It’s very cold the last few days, at night it’s below 10ºC. I can hear some people scoffing already, pffft only 10ºC, stop complaining. Consider this: our buildings have no insulation and no heating. Most of us get by with a small fan heater which is okay for heating a small area but nothing more than 10 steps away. Heat leaks out through the walls and the windows. Next time it gets to below 10ºC, turn your heating off and open your windows (to simulate the lack of insulation) for three days and just use a fan heater. See how you get on.

I’ve been wearing socks all day, so my feet are warm. Ease of falling asleep is directly proportional to feet temperature, more specifically temperature at bottom of feet. There’s an old study in Nature:

As we approach the threshold of sleep the body’s temperature regulation system redistributes heat from its core to our extremities. The phenomenon is closely related to the release of hormones such as melatonin, which regulate sleepiness and wakefulness.

Anyway, because of the cold weather, I find that I’m waking up later because it’s nice and warm underneath my duvet. This is a great duvet, even better than the 13.5 tog white goose down one I’ve had forever, this one mm ordered for me at a duvet making place, it’s supposedly handmade and very, very warm. Regardless of when I finally climb into bed, I tend to wake up around the same time. Late.

I’ve always been more of a night owl than a morning person. Luckily I only remember one all-nighter when I was studying, that one time I tried to do what people said to do and drank some coffee which resulted in me getting more sleepy and not liking coffee ever. I don’t exactly find myself getting more energetic as it gets later, it’s just that I find it quieter with few distractions. So I’m up past midnight and I’m reading, or writing a post, or doing something else. Again, there’s a study on this phenomenon which they call delayed sleep-wake phase disorder:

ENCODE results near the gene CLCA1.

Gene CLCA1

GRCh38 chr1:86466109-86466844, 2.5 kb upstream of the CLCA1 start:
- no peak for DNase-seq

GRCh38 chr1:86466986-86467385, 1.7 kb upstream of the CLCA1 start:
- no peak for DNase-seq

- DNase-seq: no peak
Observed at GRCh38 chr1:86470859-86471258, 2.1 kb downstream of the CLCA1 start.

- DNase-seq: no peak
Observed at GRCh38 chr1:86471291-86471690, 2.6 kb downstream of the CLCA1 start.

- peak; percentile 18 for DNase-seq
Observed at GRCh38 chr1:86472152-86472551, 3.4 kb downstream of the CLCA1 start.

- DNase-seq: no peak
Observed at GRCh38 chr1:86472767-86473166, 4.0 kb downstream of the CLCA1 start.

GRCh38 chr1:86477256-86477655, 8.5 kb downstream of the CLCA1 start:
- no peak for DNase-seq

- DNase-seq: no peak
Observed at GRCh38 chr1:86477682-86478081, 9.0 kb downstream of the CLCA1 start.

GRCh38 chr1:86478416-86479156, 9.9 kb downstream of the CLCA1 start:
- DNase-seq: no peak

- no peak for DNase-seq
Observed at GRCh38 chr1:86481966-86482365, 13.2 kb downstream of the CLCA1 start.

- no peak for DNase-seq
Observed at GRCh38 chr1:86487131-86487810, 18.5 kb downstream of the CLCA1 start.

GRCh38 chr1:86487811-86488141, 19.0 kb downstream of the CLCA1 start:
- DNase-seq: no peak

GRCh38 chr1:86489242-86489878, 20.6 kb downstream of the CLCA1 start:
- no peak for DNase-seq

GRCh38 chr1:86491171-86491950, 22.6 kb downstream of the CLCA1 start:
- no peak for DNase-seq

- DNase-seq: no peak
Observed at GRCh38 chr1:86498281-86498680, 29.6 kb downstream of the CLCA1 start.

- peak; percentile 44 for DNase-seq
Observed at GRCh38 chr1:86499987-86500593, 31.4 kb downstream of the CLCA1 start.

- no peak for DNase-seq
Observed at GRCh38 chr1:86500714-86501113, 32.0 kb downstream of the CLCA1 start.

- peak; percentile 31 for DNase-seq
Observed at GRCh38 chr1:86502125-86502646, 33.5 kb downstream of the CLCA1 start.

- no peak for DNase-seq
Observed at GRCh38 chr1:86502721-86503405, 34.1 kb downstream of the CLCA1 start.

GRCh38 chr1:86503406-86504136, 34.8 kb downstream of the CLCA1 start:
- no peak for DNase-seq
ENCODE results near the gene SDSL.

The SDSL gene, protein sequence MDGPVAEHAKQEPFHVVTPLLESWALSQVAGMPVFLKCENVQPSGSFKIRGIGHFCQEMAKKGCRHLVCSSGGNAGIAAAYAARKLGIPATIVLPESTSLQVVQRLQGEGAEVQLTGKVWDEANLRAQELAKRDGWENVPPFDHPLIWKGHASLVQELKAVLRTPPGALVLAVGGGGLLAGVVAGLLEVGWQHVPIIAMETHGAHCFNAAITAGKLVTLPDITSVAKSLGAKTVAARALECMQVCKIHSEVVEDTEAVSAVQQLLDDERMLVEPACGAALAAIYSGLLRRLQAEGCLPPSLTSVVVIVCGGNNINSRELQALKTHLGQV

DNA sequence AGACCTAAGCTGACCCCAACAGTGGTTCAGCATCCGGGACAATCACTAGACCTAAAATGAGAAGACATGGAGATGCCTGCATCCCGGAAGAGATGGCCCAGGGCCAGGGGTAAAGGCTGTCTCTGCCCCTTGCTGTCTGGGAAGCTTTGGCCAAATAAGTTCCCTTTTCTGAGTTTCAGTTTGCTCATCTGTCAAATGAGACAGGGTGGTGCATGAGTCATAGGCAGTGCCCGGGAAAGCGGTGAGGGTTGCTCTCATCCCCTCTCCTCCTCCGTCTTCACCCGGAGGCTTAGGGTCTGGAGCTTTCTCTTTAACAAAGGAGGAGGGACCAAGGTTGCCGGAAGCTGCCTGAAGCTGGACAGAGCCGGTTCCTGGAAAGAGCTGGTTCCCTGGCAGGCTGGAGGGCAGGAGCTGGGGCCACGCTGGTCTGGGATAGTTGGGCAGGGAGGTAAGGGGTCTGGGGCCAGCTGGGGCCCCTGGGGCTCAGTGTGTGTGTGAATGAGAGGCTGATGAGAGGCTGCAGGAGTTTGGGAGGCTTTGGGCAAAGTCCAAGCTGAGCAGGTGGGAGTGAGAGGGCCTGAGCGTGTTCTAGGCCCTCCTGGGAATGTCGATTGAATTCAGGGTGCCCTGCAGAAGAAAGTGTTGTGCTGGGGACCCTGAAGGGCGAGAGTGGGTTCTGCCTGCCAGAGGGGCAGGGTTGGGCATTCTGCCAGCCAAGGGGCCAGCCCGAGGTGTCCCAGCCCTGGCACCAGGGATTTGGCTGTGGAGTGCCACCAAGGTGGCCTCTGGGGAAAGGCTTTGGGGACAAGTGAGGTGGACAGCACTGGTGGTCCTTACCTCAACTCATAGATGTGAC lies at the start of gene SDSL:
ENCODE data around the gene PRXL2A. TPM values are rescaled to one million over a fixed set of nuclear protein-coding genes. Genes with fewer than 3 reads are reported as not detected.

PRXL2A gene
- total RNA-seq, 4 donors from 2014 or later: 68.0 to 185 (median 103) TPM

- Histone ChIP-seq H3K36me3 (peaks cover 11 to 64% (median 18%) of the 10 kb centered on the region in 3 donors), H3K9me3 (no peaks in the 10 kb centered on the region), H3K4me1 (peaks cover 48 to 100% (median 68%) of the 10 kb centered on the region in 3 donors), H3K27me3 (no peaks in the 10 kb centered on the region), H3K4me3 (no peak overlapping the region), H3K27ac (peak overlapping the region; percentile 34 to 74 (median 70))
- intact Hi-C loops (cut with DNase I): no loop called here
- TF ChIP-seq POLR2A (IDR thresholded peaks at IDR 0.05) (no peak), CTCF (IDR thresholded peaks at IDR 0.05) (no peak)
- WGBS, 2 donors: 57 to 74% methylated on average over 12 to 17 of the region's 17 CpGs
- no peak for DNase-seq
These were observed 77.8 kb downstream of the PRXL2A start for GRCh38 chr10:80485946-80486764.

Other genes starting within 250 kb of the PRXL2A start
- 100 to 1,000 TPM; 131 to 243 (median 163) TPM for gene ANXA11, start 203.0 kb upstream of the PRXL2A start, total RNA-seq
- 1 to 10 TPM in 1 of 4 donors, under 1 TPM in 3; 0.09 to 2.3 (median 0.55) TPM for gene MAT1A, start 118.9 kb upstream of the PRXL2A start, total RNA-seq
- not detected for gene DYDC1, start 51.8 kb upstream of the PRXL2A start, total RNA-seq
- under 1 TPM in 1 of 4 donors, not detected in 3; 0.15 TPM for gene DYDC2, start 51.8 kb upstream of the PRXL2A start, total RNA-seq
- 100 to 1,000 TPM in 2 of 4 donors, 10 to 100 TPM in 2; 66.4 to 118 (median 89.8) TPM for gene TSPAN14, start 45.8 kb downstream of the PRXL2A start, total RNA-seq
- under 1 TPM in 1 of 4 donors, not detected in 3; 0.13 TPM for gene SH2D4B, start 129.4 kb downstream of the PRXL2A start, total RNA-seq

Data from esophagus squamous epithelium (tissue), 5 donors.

a typical sleep pattern that is “delayed” by two or more hours…Once sleep occurs, the sleep is generally normal. But the delay leads to a pattern of sleep that is later than what is desired or what is considered socially acceptable.

It’s not a disorder, really, is it. Following a different sleeping-hours pattern is not wrong, and people should stop discriminating against others who are simply different. As long as I get my work done, when does it matter what time I did it? Of course it’s easier when I had the freedom of living on my own, and not have to go to work at regular hours. Even people who work at home find it challenging.

Back to my original dilemma. Sleep or read? Let me go read for a little while longer, then I’ll decide.

why we miss things in front of us

Here’s an interesting NYT article about how we miss objects in front of us.


The challenge: find the toothbrush in this messy bathroom. I saw the black one straightaway, which apparently made me an atypical person. Most people notice the smaller one first, and actually I had trouble finding it even after reading that there is a smaller one. The reason behind most people’s reaction is due to size and expectation. People expect toothbrushes to be a certain size and will look for an object that size, so our brains process the information accordingly. This is also why we may miss something that is right in front of us in a phenomenon known as inattentive blindness. We expect things to be in certain places and ignore if they are not. Remember the invisible gorilla? Christopher Chabris was a co-author:

[w]hat we pay attention to is largely determined by our expectations of what should be present.

So why did it take me less than one second to see the large toothbrush? One of the commenters on the mefi thread mentioned hidden object games. Bingo! Glad that all the time spent playing ravenhearst ddin’t go to waste.

the yellow wallpaper